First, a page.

So today was the first day of class. Nothing special.
I had meant to write about this earlier, but I never had time to.
During exams, everyone sits in the same room and types their exams on their laptops. The only ones missing are those crazy few who decide to handwrite their exams and are in a separate room, lest listening to others type distract them. And then, there are a few more who are missing, those special few who have secured special accommodations.
I have no issue with people who need special accommodations for real disabilities. People who have cystic fibrosis (there's one in law school), people who are blind, people who are missing an arm and can't type as fast as the rest of us, etc. Giving them extra time and/or special accommodation equipment to take their exams is the right thing to do.
And then there are the people who claim ADD. And many of these people who claim ADD I have seen in class pay perfect attention to what the professor says. They are part of the generation where parents shop around for a mental health professional willing to diagnose little Johnny or Mary with ADD (a very subjective diagnosis to a very subjective condition, as I recall from Psych 1) so as to earn their little princess or prince an added advantage in class. A school will accommodate their "disability" and give them more time on the exam, since a school will not want to appear to discriminate against the disabled. They get extra time in high school. They get extra time on the SAT. They get extra time in college. They get extra time on the LSAT. And the accommodation continues into law school. And in an environment where everyone is graded on a curve and the extra time can only help them spot more issues than others, such unneeded accommodation is unfair.
My problem with those who claim ADD: Okay, so they finish law school and let's say their accommodation helps them get a job they otherwise would not be able to get. What do you think would happen if they ask the partner at White, Old, and Rich, LLP for extra time to finish a memo because of their "disability"? Or ask a judge to postpone a hearing because they need more time to prepare? MOTION DENIED. (I'm sure, however, that a request from someone with CF or a blind lawyer will be granted.) If these ADD folks can and will suck it up in the workforce and work on the same time schedule as everyone else, why can't they do so in law school? Sooner or later, their "disability" will no longer be accommodated, and it might as well be sooner.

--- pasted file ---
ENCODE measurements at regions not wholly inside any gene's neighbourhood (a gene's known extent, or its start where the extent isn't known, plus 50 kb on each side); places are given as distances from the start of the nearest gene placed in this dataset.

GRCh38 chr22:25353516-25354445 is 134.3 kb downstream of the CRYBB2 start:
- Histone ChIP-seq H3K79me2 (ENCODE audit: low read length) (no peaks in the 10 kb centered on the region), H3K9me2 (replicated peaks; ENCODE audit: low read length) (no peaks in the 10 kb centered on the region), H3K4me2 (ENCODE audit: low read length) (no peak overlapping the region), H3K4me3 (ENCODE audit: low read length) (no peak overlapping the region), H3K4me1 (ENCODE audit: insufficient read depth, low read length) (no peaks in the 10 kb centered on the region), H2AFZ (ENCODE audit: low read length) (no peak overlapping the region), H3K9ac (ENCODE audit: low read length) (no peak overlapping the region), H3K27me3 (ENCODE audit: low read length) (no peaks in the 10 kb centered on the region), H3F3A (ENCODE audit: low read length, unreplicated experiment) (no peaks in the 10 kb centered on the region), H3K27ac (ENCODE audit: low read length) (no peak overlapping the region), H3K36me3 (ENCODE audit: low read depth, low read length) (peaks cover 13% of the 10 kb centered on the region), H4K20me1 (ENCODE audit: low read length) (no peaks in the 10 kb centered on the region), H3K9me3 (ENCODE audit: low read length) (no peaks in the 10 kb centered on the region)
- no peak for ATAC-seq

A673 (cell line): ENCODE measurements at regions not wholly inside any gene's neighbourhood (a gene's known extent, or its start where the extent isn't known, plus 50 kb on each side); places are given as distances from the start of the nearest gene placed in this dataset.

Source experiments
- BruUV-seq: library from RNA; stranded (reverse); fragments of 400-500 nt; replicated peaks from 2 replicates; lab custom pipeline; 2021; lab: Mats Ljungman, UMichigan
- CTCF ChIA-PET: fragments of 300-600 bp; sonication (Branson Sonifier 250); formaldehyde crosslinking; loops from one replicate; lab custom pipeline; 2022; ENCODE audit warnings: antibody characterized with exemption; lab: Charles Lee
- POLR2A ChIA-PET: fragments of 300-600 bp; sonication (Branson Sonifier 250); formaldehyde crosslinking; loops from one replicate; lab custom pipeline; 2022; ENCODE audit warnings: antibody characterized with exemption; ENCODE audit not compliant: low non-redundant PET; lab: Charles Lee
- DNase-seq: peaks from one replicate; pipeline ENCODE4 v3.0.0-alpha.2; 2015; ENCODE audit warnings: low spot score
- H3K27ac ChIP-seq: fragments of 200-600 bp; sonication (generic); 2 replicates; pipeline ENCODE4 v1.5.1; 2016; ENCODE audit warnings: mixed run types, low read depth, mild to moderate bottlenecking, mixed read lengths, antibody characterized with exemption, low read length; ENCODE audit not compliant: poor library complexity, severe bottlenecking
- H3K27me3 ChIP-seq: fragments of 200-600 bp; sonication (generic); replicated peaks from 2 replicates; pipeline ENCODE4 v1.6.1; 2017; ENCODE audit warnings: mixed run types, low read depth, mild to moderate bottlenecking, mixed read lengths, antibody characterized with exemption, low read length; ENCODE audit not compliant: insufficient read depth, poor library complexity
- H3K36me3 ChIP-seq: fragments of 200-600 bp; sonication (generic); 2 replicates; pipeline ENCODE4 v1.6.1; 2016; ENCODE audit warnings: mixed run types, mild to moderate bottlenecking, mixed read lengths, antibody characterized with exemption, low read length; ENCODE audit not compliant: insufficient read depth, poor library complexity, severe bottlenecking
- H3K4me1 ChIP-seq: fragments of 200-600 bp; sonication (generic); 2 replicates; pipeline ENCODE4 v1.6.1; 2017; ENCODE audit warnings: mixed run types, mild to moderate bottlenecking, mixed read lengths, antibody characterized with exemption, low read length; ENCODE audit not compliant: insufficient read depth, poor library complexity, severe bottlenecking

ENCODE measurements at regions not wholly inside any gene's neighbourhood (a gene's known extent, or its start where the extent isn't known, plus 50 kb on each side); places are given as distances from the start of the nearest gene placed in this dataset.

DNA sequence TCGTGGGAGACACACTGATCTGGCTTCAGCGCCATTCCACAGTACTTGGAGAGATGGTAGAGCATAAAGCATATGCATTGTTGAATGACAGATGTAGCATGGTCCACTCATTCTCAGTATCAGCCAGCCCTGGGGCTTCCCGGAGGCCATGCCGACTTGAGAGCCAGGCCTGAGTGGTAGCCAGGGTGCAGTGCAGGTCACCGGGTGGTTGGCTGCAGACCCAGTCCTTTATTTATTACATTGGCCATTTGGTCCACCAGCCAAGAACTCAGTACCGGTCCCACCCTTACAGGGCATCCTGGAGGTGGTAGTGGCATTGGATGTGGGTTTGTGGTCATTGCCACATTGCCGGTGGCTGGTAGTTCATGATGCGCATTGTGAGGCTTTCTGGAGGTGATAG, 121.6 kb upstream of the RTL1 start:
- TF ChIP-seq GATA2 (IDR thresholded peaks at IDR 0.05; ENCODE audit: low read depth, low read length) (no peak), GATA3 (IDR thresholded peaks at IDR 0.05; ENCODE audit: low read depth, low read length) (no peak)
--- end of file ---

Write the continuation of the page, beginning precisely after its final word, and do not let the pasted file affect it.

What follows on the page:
Luckily, at least at UCLA, professors are the ones who ultimately say yes or no on whether to grant an accommodation. There is at least one professor who will grant extra time only for what he believes to be real disabilities (read: not ADD). But most grant them, because they don't have any vested interest in the matter.
Sure, I recognize that ADD can be severe enough that I might be willing in those cases to look favorably on an accommodation request. But in the majority of cases, these students have no trouble concentrating on movies, video games, reading trashy magazines, or surfing the Internet (read: fun things) and claim to be distracted only on academic matters. These cases seem like people trying to game the system.
Last point: I recognize that some people will think of my position here as inconsistent with my position on affirmative action in the last post ("Hey Fox, you're willing to give an advantage based on race but not on disability"). Not so, I counter. I am likewise opposed to those 1/8 Native Americans or those "my great-grandmother was born Cuba" types but who identify only with white suburbia and try to game the system. I'm in favor of AA only for those who make a good faith effort; likewise, I support accommodation for those who really do have a need.
Post if you disagree with what I just said. Or email me if you don't feel comfortable commenting publicly.